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Harlan Coben has written a number of thrillers and is well known for his use of unresolved events intruding on the character’s present along with multiple plot twists, and his is newest novel, The Stranger, is no exception. While I was definitely drawn into the mystery of this slow-burning, darkly reflective, and intricately plotted thriller, there were a number of weaknesses, from Coben’s wasting of the perfectly good mystery of the eponymous Stranger to his overuse of plot twists, which I felt really detracted from the novel. More on that later.
Adam Price is living the American dream: a beautiful wife, two great sons, a great job and a large, luxurious house. This dream comes to an end however, when he is approached by the Stranger who shatters his world with four simple words “She wasn’t really pregnant”. The encounter is brief, the kind of thing you would laugh off, But the seeds of doubt planted by the Stranger quickly becomes a devastating certainty, leading Adam confronts his wife, Corinne, about her fake pregnancy, only to see her disappear the next day. Now faced with the possibility of losing everything he holds dear, and uncomfortable questions from the police about his wife’s disappearance, Adam begins his frantic search for his wife. As his search uncovers more and more secrets, however, Adam discover something far darker than Corinne’s deception, something that could not only ruins lives, but end them.
The Stranger is a great character: mysterious, appearing out of no-where and imparting knowledge of secrets he should have no way of knowing about, and I think that Coben really could have done a lot more with him. Was the Stranger wronged by someone in his past and decided to go on crusade against deceit? Or is he really a supernatural entity, tricking people into self-destruction by revealing their loved ones deepest, darkest secrets? And just what is his connection with Corinne? I was disappointed then, that after his initial appearance at the start of the book, the Stranger is largely ignored and when his motivation is finally revealed, he turns out to be little more than a common extortionist who is unceremoniously arrested about half-way through the book.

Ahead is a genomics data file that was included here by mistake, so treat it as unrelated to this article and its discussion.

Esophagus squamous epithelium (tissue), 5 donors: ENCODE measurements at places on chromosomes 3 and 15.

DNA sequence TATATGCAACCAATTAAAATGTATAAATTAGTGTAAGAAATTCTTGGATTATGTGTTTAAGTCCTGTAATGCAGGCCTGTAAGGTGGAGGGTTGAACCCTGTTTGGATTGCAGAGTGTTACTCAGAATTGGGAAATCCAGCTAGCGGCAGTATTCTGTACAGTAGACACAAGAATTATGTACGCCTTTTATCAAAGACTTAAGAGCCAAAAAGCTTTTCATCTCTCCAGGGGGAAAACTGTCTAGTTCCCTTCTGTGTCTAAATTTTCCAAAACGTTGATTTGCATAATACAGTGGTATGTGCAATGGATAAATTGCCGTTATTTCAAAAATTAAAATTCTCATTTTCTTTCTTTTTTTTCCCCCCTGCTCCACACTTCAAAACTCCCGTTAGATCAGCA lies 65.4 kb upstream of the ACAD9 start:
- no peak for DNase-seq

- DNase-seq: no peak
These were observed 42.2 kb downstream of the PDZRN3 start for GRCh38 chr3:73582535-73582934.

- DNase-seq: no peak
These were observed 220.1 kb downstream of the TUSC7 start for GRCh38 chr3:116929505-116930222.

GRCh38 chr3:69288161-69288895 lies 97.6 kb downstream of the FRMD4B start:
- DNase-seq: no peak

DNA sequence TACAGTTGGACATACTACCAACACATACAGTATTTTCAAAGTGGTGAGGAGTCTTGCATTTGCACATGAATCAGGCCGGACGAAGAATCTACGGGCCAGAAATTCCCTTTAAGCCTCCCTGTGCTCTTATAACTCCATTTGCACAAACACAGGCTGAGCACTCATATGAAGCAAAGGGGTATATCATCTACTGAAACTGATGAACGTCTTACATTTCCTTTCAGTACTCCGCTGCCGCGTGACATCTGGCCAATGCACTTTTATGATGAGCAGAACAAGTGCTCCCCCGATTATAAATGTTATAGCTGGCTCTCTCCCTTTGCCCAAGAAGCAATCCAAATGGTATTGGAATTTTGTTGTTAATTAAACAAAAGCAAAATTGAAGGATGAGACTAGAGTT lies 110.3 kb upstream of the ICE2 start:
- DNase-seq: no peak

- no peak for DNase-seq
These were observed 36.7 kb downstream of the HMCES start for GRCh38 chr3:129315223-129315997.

The fact that the Stranger is little more than a red herring leads me to another problem with the book: it’s too convoluted. Coben is known for his use of plot twists and red herrings, but here it seems like either he didn’t know where he was going with the plot or his editor did a rather poor job of it. Subplots like Adam helping an old man stay in his house are introduced and then forgotten, characters and red herrings, like suggestions that Bob has been embezzling from the lacrosse team, that were barely mentioned suddenly become important later on with little explanation, and the revelation at the end of where Adam’s wife has gone and who was responsible was so unexpected and unrelated to the Stranger plot that I thought I had accidently skipped a chapter or something.
It might seem like I really didn’t like The Stranger, and that’s actually the problem, for the first half of the book I really did enjoy it. If you look at the basic premise, Coben had some really great ideas, but he added so many twists and subplots that the whole thing fell apart. Still, despite its failings The Stranger is a decent thriller that I’d recommend to patrons (as long as I know they’re able to follow really really convoluted plots). Overall, I’d give The Stranger a 5.4 out of 10.
Oh, and if anyone has read any of Coben’s other books, I’d be interested in hearing your thoughts on how they compare to The Stranger.